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No, I'm NOT $300 over my shopping budget!
April 5, 2009 9:14 AM   Subscribe

I'd like to get more out of Mint.com, but can't figure out how to do what I'd like to do. The crux of the problem is that Mint.com mistakenly identifies some of my recurring monthly expenses as being payments to Marshall's (the store). Payments that Mint.com assumes are to Marshall's are actually to more than one payee, and the Rules feature doesn't seem to be customizable enough to handle that.

My first name happens to be Marshall, and I wonder if that might have something to do with it. If not, it's a weird coincidence. Mint's tech support and forums haven't been helpful (yet) so I'm turning to the hive mind.

Since this happens with more than one payee, I can't simply create a rule that renames transactions supposedly involving Marshall's to a different name, because that will rename multiple transactions to the same new name when they should each be identified by different names.

Is there a way to create a rule based on the amount of the transaction, not just by the name of the payee? That would make the Rules feature even more useful, and it would solve this problem. "If it's X amount and it's going to Y payee, don't assume this is a shopping expense to Marshall's." That's what I would like to see, but I can't figure out how to make that work. Any ideas?
posted by emelenjr to Computers & Internet (6 answers total) 3 users marked this as a favorite
 
What are the underlying transaction names? (click "edit details" in the transactions page) Are these set up through online billpay or something? If the "real" transaction names are too similar, maybe you can rename the accounts somehow in your billpay site to "trick" mint into distinguishing them as different?
posted by misterbrandt at 10:09 AM on April 5, 2009


Maybe set a rule that changes anything with "Marshall" or whatever is triggering its rule to something like "NEED TO CHANGE"? Then when you look at it you can change them?
posted by raf at 10:21 AM on April 5, 2009


Oh, and it looks like Mint doesn't let you set rules based on the amount of a transaction. You might consider switching to Yodlee Moneycenter, which has all of Mint's features (except the compare-your-spending-to-others feature and the ways-to-save tab) plus many more (useful manual accounts!) in a slightly more complicated user interface. Yodlee is actually the back-end service provider for Mint, so they support all the same accounts. Yodlee definitely lets you set rules based on transaction amount.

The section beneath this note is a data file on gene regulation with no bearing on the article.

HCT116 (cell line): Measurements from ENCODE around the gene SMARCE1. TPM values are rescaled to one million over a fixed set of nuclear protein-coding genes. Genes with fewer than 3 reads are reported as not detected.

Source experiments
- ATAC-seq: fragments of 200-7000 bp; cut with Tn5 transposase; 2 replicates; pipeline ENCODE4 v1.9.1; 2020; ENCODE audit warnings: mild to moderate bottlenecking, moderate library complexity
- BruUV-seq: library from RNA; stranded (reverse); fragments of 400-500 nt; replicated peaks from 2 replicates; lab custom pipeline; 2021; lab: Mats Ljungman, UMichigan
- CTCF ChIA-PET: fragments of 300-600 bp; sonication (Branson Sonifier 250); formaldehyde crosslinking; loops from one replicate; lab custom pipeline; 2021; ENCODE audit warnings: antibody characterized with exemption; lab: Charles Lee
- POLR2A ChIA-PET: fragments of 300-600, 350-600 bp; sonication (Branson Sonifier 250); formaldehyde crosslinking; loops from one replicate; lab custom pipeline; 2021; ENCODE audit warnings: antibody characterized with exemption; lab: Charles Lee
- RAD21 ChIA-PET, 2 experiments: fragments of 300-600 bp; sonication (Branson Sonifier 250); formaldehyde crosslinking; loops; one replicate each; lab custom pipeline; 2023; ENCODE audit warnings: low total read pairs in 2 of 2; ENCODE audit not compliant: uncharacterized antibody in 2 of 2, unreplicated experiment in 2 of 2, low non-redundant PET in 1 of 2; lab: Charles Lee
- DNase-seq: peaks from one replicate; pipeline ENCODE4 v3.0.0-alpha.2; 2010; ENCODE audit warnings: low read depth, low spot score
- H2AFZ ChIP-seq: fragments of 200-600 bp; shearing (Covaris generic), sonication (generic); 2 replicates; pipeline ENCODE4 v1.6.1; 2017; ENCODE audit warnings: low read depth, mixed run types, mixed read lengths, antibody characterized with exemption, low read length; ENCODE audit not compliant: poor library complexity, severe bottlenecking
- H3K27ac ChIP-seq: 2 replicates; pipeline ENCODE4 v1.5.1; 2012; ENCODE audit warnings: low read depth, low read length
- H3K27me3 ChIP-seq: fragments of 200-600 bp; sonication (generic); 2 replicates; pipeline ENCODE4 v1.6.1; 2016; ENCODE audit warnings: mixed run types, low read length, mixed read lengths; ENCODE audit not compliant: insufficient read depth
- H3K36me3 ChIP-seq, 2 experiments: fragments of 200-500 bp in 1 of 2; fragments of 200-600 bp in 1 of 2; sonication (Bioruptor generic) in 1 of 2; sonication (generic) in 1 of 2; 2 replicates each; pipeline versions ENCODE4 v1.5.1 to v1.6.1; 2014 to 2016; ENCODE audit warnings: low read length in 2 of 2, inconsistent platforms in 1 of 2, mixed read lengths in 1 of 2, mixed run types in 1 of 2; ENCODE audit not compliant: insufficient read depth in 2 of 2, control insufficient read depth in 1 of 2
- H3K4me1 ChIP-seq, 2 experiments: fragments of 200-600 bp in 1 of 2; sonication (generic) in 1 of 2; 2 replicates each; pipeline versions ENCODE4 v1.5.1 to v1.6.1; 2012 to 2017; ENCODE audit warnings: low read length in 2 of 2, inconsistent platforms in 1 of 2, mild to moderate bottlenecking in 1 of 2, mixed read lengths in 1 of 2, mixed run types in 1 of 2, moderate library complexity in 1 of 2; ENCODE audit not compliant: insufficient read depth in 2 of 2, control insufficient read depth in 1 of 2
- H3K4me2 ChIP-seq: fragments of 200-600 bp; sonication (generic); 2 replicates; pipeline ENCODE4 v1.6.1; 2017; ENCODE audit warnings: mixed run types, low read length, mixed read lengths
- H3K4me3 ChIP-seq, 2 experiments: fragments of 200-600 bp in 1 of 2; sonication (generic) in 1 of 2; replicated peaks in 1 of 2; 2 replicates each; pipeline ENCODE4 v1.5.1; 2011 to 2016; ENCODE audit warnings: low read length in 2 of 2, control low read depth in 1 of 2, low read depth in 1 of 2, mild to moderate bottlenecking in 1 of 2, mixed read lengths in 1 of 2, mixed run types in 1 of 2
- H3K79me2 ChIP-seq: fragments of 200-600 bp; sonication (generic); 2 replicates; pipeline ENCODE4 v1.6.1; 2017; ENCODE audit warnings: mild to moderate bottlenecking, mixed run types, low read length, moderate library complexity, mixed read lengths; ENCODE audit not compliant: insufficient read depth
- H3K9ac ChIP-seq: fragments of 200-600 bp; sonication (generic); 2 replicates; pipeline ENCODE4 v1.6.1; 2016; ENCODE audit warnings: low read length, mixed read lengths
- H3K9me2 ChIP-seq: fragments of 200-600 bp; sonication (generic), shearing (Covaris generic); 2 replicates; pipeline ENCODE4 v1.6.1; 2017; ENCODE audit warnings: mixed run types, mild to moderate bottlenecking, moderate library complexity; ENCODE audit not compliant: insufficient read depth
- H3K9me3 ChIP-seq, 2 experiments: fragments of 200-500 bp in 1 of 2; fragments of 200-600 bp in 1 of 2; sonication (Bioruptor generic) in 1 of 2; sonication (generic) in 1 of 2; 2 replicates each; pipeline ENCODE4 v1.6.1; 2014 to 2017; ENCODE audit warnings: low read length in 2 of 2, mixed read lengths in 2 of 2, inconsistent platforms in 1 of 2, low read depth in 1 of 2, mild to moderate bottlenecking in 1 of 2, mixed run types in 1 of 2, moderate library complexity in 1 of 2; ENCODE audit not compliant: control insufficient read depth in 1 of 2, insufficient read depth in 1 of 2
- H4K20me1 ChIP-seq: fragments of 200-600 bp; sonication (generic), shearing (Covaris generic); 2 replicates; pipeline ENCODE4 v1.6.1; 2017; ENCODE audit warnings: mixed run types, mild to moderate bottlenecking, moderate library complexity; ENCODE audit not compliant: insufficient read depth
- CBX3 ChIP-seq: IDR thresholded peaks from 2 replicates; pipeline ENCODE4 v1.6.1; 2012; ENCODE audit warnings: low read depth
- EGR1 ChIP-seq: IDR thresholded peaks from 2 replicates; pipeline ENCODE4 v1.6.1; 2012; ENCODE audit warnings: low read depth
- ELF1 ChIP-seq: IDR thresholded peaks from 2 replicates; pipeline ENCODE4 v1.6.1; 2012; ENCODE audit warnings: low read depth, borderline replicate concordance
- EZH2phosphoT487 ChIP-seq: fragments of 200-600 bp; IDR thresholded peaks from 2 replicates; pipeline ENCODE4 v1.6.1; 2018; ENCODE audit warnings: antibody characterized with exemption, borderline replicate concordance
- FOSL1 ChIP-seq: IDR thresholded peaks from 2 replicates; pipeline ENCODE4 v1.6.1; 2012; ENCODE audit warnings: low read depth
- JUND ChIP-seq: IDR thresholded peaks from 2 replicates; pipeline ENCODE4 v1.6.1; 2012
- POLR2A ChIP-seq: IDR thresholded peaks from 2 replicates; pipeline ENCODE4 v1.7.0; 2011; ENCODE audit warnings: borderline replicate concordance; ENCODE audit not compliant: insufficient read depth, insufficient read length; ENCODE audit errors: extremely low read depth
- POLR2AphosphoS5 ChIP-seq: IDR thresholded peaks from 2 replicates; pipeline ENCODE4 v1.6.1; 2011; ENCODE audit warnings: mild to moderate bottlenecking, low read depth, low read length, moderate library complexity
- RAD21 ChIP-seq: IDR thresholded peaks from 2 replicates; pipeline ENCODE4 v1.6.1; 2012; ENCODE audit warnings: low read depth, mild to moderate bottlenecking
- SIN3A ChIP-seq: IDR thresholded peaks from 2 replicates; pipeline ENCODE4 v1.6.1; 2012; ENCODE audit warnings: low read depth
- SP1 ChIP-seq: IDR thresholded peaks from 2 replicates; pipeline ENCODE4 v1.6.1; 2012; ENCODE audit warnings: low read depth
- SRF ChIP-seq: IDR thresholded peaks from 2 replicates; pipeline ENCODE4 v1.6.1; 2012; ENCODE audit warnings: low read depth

posted by raf at 10:24 AM on April 5, 2009


The "need to change" flag seems to be the best option so far, so thanks for that suggestion, raf. How strange that Yodlee provides the back-end for Mint, but Mint doesn't provide what I would consider a pretty critical feature that Yodlee provides. Right now, every time a payment goes out for my car loan, my mortgage payment and my condo association dues, Mint seems to pick up my first name in the transaction information and disregards any other helpful details that it could use to correctly identify the payee. That's the only reason I can think of that Mint thinks I'm doing a lot of shopping at Marshall's.
posted by emelenjr at 10:46 AM on April 5, 2009


There are several things Mint doesn't do that seem like no-brainers to me. Like let you track your net worth / savings over time. Or let you have a manual bank account. (You can put in an asset like a car or home, but it doesn't let you put in transactions or anything.) They seem to have concentrated on the spending side of things, which seems to miss the boat when savings are as important or more so.

Having said that, I use mint all the time and think it has a lot to recommend it.
posted by raf at 11:59 AM on April 5, 2009


Mint gets their data from Yodlee, but Mint applies different algorithms to try to categorize your purchases; they use their own. Yodlee is the backend data handler; they push the transaction details through, and manage the account information and logins--Yodlee also does this for a bunch of other financial institutions that offer account consolidation services, which is why I trust them.

That said, I've had trouble with Mint's overzealous transaction matching before; they've gotten better, but stuff like your scenario is simply beyond their means presently to handle automatically.
posted by disillusioned at 12:14 PM on April 5, 2009


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